First elected in 2008, she is the only current justice who had not previously served as a judge on a lower court.

Pickering said she attempts to focus on the issues before her, rather than making “expansive pronouncements,” when crafting decisions and dissents.

“You want to decide the case in front of you adequately, but you shouldn’t be venturing into making up rules for other cases that the facts in dispute in your case don’t require you to do,” she said.

The justice said she considers her role a “humble one.”

You want to decide the case in front of you adequately, but you shouldn’t be venturing into making up rules for other cases that the facts in dispute in your case don’t require you to do

Kristina Pickering, Nevada Supreme Court justice

Pickering and her husband, attorney Steve Morris, own about 100 acres in the ghost town of Belmont, the former seat of Nye County, about four hours from Las Vegas.

They helped establish Friends of the Belmont Courthouse to restore the building, which closed in 1903.

“Preserving that has become a real labor of love,” Pickering said.

In 2016, she told the Las Vegas Review-Journal: “It has endured so much neglect. For me, it symbolizes the pioneer spirit of the people who first settled here.”

As chief justice, she helped establish the state’s first Court of Appeals, after voters had repeatedly rejected similar measures. She also established a program that appoints lawyers for unrepresented litigants so their cases may be heard at the appellate level.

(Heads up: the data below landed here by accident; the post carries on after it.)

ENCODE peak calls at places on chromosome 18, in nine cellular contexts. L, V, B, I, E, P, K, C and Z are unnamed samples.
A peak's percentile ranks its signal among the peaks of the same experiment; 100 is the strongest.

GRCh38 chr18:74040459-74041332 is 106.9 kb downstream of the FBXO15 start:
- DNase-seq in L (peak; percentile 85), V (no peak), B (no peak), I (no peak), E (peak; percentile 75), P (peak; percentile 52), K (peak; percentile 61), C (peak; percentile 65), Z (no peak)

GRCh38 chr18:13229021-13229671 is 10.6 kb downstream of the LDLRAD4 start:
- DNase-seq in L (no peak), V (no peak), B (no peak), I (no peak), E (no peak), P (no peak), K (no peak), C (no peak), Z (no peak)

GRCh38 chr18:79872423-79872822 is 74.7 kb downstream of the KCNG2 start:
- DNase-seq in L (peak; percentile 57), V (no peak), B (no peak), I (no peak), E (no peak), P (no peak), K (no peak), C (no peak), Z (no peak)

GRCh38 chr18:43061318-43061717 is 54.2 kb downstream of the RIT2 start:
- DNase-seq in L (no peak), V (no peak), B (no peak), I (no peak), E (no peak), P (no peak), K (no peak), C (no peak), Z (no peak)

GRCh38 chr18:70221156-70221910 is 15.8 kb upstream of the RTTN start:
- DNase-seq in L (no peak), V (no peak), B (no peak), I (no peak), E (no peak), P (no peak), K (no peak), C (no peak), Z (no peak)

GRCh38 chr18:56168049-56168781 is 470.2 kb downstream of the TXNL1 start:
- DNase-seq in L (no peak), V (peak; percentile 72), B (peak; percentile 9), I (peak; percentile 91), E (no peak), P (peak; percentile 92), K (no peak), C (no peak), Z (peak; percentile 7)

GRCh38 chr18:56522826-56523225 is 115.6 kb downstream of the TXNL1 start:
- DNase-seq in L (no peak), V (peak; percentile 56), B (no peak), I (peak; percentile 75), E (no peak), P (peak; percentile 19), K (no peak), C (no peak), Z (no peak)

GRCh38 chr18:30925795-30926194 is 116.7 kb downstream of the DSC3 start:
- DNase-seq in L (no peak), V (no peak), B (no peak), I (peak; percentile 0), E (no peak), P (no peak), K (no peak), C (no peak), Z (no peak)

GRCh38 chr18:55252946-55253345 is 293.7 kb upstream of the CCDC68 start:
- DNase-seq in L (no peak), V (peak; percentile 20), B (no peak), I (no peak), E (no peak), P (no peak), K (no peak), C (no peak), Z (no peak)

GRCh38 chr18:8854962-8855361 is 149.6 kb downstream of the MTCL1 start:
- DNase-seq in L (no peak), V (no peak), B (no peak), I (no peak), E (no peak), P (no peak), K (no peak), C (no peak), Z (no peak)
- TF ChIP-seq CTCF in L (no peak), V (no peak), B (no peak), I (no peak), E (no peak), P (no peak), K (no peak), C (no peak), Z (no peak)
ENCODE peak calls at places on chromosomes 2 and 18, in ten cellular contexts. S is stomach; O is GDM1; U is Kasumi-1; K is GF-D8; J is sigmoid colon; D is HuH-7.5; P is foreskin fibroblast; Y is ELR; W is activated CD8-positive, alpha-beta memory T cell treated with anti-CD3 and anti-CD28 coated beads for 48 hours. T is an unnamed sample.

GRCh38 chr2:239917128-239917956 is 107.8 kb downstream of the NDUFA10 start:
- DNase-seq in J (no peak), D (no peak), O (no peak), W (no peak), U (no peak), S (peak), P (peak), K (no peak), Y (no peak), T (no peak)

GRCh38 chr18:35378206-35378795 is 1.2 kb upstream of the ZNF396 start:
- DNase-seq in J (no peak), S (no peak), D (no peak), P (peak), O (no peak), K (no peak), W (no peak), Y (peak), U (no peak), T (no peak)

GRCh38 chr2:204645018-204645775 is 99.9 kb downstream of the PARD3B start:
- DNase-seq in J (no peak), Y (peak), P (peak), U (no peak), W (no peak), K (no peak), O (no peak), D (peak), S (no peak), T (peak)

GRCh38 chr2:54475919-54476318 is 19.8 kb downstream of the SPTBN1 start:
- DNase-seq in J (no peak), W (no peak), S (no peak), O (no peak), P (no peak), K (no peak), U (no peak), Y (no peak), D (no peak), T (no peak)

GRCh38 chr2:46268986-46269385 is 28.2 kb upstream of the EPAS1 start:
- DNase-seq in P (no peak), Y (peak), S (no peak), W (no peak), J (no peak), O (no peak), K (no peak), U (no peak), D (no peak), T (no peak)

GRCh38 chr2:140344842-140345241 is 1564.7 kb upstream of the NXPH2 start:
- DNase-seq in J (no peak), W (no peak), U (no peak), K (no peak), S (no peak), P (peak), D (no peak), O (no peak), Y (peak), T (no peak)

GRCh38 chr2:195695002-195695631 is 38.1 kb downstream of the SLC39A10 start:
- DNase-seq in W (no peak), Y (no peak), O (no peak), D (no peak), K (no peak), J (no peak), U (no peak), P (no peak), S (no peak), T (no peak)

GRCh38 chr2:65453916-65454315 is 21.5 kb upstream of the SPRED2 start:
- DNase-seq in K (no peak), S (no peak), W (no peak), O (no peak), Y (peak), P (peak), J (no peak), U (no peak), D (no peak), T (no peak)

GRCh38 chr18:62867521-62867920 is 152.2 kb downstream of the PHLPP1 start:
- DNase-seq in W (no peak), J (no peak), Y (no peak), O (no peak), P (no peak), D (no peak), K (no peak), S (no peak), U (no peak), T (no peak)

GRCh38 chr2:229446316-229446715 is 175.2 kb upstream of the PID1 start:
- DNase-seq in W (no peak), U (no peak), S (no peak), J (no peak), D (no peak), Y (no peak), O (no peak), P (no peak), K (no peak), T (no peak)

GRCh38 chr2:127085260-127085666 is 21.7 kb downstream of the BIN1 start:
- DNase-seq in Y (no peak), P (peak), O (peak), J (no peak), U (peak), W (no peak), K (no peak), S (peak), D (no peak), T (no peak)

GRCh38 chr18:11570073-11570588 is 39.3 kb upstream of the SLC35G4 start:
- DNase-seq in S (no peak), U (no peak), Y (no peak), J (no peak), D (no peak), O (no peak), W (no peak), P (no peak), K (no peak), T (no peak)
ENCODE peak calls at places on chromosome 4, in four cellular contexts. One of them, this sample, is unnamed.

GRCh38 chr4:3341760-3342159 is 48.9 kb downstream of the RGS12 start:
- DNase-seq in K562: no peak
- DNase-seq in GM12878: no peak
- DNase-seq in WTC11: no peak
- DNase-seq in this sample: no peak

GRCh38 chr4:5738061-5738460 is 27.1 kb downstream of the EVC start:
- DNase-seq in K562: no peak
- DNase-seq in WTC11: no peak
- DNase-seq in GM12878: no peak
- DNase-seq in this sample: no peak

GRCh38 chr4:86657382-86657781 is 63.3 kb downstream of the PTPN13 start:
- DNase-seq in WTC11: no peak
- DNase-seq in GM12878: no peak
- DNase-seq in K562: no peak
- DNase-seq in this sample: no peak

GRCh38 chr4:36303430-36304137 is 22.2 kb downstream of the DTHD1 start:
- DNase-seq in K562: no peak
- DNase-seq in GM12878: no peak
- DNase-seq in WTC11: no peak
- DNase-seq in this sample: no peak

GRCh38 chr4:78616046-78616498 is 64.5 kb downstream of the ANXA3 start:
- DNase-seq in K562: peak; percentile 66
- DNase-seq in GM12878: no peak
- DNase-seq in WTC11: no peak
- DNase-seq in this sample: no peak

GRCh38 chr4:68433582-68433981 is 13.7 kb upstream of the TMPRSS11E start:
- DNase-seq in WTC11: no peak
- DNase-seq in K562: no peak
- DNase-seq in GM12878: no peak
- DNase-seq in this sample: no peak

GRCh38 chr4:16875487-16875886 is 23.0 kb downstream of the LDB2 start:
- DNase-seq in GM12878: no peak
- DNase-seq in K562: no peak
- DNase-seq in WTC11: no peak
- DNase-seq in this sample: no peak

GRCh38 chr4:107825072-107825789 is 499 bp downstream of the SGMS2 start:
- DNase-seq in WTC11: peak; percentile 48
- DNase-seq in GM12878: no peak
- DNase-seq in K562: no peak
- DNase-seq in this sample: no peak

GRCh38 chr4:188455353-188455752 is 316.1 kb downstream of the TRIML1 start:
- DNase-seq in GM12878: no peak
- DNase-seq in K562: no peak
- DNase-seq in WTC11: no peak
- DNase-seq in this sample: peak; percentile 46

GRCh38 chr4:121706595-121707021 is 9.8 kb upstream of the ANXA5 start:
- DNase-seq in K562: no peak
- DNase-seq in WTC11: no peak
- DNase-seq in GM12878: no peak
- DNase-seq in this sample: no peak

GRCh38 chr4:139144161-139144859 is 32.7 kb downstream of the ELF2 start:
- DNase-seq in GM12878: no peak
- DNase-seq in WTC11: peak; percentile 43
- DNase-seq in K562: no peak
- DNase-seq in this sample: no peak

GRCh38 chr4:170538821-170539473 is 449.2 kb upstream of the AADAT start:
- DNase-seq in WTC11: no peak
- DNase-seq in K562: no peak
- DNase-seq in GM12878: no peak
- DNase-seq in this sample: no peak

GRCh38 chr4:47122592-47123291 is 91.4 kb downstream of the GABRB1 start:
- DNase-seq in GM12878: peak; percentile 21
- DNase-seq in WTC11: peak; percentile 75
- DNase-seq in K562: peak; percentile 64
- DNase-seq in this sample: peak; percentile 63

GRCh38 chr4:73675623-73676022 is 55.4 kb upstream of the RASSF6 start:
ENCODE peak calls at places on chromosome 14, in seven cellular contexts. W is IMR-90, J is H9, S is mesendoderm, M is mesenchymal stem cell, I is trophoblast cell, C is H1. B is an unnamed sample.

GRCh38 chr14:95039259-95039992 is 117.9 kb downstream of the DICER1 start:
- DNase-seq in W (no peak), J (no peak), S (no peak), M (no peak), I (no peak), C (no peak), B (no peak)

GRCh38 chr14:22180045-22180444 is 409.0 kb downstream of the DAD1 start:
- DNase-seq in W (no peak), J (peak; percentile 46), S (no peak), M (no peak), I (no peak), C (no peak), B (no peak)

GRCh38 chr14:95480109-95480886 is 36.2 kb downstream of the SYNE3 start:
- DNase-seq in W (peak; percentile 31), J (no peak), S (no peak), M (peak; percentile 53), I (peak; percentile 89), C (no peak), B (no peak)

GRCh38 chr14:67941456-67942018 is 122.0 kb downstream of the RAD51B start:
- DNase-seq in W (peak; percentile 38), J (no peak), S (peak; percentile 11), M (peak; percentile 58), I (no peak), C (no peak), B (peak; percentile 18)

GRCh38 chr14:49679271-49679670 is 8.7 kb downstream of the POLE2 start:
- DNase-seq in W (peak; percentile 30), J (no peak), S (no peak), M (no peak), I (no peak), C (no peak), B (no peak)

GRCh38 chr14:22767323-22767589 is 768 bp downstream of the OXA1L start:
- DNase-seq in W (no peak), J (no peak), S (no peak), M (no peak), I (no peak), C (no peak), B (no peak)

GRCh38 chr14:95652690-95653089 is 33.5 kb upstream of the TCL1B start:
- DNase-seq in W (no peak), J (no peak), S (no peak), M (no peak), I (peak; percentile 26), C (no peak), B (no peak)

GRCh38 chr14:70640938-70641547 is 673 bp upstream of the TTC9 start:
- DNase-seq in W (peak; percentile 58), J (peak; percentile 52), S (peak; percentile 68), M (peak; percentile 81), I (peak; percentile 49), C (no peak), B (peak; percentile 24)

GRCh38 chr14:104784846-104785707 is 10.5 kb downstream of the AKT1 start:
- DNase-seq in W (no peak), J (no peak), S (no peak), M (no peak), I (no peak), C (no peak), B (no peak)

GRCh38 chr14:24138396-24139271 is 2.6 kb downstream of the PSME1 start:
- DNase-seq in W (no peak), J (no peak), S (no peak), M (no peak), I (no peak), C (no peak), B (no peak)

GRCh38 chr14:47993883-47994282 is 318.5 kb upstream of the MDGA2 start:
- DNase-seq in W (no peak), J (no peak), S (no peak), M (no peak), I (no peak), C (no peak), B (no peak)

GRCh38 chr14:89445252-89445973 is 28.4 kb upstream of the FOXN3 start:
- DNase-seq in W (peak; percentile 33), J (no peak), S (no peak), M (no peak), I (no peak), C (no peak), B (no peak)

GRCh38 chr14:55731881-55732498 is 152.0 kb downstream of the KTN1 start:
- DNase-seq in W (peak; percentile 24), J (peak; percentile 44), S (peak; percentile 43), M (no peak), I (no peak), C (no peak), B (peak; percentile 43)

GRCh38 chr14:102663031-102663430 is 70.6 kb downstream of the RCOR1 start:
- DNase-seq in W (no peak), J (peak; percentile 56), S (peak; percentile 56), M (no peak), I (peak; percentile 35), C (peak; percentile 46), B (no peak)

Still, she added, “I think we can do better in the way we process cases.”

In her free time, Pickering enjoys long-distance running and doing agility training with her four border collies — Tip, Hart, Zorro and Adele.

Contact David Ferrara at dferrara@reviewjournal.com or 702-380-1039. Follow @randompoker on Twitter.

Abbi Silver

For Justice Abbi Silver, the opportunity to serve on Nevada’s Supreme Court just made sense.

After nearly 14 years of earning her reputation as a dogged Clark County prosecutor, she had served at every other level of the state’s judicial system.

inline-regJustice Abbi Silver at the Supreme Court of Nevada in downtown Las Vegas on Jan. 9, 2019. (Richard Brian / Las Vegas Review-Journal) @vegasphotograph

First was her successful bid in 2003 for a seat in Las Vegas Municipal Court, following a failed bid to replace an outgoing Clark County district attorney — her first election experience and her only loss. In 2006, she was elected to Las Vegas Justice Court. Two years later, she won a seat on the Clark County District Court, winning it again in 2014.

Then came the pivotal phone call from then-Gov. Brian Sandoval in December of that year, notifying Silver that he would like to appoint her to the state’s inaugural appellate court.

Silver, 54, considers that appointment one of the greatest honors of her life. She was elected to the seat in 2016, after which Sandoval swore her in as chief judge.

So when two seats opened on the state’s highest court soon after, she took it as a sign that “now’s the time.”

“I mean, there is literally no other step for me to take but this,” Silver told the Las Vegas Review-Journal in December, sitting in her old appellate court office, a thick stack of case files sitting in front of her. “So I took it, and I filed.”

She ran unopposed. But that doesn’t mean securing her seat was a breeze.